Now, of course, a nihilist Master who has embraced the Will to Power but lacks the positive qualities of Zarathustra - that is very possible. A Hegelian Master... what would a Hegelian Master look like? A Marxist Master (as in: a Master as described by Marx), that might work almost out-of-the-box. Instead of 'Love', use 'Class consciousness'. Instead of 'Reason', use 'Unity'. Have the minions be proletarians forced by the capitalist Master to spy on and report, beat up or otherwise mistreat the proletariat so that they'll keep listening to the Master and keep working in his huge, unsafe and unhealthy factories. You'd need to rewrite the 'Horror Revealed', perhaps to 'Anti-revolutionary sabotage'; but the endgames could remain essentially the same.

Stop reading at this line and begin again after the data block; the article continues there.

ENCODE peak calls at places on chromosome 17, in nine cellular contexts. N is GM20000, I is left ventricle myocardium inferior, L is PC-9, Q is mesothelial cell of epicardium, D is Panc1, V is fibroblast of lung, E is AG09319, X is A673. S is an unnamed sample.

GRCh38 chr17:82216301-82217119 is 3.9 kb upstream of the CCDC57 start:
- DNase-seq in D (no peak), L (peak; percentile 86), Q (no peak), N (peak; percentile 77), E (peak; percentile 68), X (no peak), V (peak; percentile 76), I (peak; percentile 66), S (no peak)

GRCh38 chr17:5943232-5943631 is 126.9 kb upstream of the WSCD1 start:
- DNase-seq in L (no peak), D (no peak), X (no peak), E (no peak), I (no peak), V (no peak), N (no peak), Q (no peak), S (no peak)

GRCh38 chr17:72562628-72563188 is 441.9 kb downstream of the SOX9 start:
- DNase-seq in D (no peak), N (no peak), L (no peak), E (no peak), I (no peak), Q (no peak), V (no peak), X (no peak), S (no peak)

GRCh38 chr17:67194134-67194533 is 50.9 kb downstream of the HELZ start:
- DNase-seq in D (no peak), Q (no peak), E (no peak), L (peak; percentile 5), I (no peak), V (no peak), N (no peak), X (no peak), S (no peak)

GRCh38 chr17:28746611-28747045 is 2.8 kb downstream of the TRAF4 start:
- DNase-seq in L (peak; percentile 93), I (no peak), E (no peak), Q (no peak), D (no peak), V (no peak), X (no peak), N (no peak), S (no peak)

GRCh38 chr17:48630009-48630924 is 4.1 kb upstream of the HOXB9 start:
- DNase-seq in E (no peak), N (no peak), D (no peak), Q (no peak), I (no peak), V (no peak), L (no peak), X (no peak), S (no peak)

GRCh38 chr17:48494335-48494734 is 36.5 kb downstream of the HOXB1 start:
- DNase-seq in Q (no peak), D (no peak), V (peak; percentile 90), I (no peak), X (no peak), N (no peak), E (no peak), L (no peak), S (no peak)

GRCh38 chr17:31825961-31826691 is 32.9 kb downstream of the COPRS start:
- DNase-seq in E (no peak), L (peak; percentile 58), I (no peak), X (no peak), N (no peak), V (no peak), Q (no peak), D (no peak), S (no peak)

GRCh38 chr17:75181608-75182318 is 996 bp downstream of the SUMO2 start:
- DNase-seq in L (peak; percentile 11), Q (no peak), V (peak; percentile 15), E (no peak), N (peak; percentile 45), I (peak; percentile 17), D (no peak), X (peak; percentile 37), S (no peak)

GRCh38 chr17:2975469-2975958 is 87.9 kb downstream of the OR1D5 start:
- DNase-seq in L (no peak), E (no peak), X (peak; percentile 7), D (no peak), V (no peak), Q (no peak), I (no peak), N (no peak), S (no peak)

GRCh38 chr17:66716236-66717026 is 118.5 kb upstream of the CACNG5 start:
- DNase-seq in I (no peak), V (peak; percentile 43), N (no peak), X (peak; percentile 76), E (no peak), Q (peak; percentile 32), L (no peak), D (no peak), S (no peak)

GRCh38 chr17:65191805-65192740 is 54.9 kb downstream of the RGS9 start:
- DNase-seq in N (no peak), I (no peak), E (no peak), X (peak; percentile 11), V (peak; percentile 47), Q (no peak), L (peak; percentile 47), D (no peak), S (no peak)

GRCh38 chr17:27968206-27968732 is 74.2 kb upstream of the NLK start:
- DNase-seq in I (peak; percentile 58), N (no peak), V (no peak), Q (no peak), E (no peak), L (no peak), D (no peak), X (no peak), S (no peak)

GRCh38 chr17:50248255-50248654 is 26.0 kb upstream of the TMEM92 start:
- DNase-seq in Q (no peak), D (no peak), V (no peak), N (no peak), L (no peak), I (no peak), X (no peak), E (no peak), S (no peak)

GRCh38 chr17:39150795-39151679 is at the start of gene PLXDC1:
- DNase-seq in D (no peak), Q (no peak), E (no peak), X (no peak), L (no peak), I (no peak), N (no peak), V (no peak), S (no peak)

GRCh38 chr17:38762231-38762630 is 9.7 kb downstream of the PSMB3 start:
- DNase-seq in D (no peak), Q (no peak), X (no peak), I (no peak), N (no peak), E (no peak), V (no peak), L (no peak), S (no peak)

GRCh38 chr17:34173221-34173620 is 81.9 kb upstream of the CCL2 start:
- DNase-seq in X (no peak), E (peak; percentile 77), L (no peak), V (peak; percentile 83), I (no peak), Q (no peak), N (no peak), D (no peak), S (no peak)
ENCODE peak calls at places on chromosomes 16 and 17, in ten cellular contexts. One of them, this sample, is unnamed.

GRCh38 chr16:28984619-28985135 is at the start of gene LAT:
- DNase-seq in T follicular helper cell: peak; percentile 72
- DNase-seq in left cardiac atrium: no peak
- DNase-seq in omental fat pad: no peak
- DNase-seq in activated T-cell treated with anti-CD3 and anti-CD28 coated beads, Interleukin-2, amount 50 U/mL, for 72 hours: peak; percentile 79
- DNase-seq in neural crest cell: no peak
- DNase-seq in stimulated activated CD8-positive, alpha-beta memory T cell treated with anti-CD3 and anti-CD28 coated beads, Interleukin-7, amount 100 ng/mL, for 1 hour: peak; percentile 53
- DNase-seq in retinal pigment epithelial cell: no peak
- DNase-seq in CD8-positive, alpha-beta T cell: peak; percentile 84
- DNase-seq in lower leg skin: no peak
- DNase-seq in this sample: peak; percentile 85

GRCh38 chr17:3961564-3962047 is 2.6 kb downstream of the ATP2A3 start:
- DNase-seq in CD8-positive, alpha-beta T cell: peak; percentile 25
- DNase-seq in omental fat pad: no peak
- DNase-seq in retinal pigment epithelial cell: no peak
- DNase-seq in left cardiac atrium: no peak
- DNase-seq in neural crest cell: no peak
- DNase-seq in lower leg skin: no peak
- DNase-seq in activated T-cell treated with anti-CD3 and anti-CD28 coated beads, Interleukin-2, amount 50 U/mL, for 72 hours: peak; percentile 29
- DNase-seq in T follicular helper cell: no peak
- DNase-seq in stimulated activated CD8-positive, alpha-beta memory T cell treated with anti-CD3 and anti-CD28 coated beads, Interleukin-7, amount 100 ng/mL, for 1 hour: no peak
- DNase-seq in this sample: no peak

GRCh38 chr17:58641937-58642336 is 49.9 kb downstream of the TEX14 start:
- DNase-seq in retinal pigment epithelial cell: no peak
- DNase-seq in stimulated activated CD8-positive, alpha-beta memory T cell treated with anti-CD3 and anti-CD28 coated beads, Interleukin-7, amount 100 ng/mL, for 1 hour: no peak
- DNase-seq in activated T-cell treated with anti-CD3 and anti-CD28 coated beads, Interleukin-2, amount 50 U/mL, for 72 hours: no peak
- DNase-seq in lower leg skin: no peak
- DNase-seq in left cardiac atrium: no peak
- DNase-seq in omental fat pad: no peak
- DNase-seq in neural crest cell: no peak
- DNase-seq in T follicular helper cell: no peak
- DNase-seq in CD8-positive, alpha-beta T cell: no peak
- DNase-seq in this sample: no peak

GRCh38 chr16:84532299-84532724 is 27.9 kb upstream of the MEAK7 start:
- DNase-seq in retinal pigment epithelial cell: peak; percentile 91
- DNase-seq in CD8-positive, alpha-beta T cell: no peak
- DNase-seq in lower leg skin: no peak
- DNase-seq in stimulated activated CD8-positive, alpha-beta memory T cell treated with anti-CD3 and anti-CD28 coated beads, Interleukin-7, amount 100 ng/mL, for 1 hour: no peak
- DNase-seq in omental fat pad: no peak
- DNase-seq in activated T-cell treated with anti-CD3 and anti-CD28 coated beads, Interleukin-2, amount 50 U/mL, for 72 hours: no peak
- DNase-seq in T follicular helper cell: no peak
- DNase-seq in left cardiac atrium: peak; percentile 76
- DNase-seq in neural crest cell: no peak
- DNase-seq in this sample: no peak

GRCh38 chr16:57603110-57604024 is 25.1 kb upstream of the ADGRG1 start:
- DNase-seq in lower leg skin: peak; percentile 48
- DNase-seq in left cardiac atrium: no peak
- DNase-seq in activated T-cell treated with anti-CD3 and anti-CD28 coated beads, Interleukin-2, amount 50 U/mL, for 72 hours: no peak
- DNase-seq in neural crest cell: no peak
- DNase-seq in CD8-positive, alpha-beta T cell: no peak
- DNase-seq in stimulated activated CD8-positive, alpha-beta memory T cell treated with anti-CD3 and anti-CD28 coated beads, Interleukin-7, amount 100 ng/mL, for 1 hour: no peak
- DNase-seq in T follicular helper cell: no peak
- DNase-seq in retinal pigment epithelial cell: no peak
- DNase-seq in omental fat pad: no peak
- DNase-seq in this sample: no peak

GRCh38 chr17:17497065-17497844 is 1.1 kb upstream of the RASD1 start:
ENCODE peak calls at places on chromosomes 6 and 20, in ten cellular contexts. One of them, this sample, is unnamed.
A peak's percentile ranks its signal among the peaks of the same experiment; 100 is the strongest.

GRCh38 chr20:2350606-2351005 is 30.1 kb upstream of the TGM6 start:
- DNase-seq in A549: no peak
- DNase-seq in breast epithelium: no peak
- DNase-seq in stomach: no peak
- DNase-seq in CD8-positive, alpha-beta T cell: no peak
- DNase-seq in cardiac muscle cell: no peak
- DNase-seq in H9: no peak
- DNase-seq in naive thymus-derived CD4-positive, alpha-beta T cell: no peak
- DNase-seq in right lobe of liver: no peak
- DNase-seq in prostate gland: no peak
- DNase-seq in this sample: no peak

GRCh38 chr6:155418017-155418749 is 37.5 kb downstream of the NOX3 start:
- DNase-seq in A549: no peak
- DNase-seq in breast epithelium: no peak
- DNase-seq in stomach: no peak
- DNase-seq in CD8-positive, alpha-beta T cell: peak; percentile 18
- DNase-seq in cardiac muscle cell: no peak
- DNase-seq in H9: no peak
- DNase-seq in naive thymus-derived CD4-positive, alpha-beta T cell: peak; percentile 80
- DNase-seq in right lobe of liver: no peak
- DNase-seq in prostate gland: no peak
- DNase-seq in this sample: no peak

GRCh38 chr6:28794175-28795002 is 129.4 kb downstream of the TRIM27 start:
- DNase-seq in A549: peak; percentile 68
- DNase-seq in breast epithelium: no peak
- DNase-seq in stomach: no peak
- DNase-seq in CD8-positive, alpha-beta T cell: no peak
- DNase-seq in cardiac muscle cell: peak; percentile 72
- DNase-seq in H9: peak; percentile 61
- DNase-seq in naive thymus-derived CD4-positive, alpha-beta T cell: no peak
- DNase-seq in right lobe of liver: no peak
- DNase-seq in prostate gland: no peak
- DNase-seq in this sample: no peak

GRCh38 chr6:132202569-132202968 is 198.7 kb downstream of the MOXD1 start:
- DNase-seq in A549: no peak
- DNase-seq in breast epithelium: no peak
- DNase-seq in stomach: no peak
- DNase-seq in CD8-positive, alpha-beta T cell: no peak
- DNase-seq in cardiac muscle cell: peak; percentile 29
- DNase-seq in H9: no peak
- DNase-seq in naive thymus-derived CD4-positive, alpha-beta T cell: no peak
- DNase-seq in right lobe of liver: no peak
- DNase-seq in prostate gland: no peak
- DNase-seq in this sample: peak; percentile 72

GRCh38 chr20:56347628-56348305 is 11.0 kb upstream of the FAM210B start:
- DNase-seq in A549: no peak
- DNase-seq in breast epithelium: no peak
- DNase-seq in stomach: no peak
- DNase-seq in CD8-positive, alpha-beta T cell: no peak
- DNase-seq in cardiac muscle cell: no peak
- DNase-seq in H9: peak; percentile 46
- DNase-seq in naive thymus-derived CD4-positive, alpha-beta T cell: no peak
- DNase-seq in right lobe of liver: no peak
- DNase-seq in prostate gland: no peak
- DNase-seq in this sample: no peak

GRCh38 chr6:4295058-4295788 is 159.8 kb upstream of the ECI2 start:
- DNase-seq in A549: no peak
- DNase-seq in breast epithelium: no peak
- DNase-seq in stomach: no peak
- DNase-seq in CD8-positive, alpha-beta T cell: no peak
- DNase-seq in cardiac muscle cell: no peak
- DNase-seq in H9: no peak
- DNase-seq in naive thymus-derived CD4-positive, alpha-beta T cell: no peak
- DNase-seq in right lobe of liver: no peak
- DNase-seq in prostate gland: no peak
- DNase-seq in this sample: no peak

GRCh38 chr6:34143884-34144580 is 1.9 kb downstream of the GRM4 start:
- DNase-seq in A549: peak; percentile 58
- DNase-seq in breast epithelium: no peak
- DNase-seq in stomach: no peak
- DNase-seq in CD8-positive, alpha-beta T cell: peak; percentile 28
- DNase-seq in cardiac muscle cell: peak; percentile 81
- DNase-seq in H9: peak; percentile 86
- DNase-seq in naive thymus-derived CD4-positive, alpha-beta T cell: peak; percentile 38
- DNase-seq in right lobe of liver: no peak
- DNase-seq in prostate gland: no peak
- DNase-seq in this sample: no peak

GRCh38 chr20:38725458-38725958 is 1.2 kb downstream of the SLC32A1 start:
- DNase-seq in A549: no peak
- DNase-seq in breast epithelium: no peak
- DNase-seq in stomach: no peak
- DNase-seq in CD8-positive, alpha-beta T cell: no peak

There you go: My Life with a Capitalist Pig.


I think that Nietzsche is explicit that the master, with his thoughtless power, creates the conditions for the slave morality -- that the slave's ressentiment is an reaction to the slavery the master imposes.  That is certainly a relationship, I think.

However, Nietzsche is repeatedly clear in both Zarathustra and Beyond Good and Evil that the superman -- I would use the other word but it's a pain to get an umlat with American keyboards, hehe -- is . . . well, beyond good and evil, beyond the morality of either the slave or the master.  The superman has <I>overcome both the master and the slave.  Right now, I don't intend to break out any books, but he repeats it so often that anyone familiar with Nietzsche could easily find passages to this effect.  It is as clear, I think, as Nietzsche ever gets.